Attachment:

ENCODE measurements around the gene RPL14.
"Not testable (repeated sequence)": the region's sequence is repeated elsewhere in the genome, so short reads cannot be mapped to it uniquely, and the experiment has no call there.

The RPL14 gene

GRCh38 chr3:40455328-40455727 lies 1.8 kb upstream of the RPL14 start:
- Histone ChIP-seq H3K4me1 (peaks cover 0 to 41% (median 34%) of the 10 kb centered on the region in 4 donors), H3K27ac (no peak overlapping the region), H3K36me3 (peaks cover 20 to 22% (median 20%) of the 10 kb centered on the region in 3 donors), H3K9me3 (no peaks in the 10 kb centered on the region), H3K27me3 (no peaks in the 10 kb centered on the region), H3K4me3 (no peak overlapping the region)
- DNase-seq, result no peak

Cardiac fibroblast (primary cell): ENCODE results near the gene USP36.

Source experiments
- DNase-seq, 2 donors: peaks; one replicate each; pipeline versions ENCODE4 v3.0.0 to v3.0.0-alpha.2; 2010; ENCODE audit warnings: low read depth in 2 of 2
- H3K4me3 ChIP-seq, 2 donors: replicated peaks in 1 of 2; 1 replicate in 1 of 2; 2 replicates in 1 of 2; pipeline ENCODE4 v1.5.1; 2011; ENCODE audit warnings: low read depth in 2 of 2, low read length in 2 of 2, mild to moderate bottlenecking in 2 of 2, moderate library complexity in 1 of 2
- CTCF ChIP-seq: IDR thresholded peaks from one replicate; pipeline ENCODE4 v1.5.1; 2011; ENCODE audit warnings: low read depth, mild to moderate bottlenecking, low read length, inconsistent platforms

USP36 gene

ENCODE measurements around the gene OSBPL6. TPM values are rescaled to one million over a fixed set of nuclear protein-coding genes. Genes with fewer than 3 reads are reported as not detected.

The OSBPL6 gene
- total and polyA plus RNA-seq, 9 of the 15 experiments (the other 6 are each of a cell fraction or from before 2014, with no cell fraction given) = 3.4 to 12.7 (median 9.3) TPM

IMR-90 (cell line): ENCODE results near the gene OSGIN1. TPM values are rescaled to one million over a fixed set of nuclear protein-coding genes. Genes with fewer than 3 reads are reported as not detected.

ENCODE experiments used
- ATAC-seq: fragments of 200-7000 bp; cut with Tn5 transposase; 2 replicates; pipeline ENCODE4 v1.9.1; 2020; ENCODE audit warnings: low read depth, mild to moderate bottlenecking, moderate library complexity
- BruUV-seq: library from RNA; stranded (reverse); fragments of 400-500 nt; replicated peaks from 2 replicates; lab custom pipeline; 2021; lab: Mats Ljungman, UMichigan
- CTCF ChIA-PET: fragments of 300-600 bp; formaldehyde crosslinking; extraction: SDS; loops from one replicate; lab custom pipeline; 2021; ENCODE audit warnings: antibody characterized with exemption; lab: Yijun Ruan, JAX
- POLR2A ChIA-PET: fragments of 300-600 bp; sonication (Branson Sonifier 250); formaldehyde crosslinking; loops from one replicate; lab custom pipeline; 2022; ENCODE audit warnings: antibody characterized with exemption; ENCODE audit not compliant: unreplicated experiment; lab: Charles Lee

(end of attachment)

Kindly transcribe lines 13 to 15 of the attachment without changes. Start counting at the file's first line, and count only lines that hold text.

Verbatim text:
ENCODE measurements around the gene OSBPL6. TPM values are rescaled to one million over a fixed set of nuclear protein-coding genes. Genes with fewer than 3 reads are reported as not detected.

The OSBPL6 gene
- total and polyA plus RNA-seq, 9 of the 15 experiments (the other 6 are each of a cell fraction or from before 2014, with no cell fraction given) = 3.4 to 12.7 (median 9.3) TPM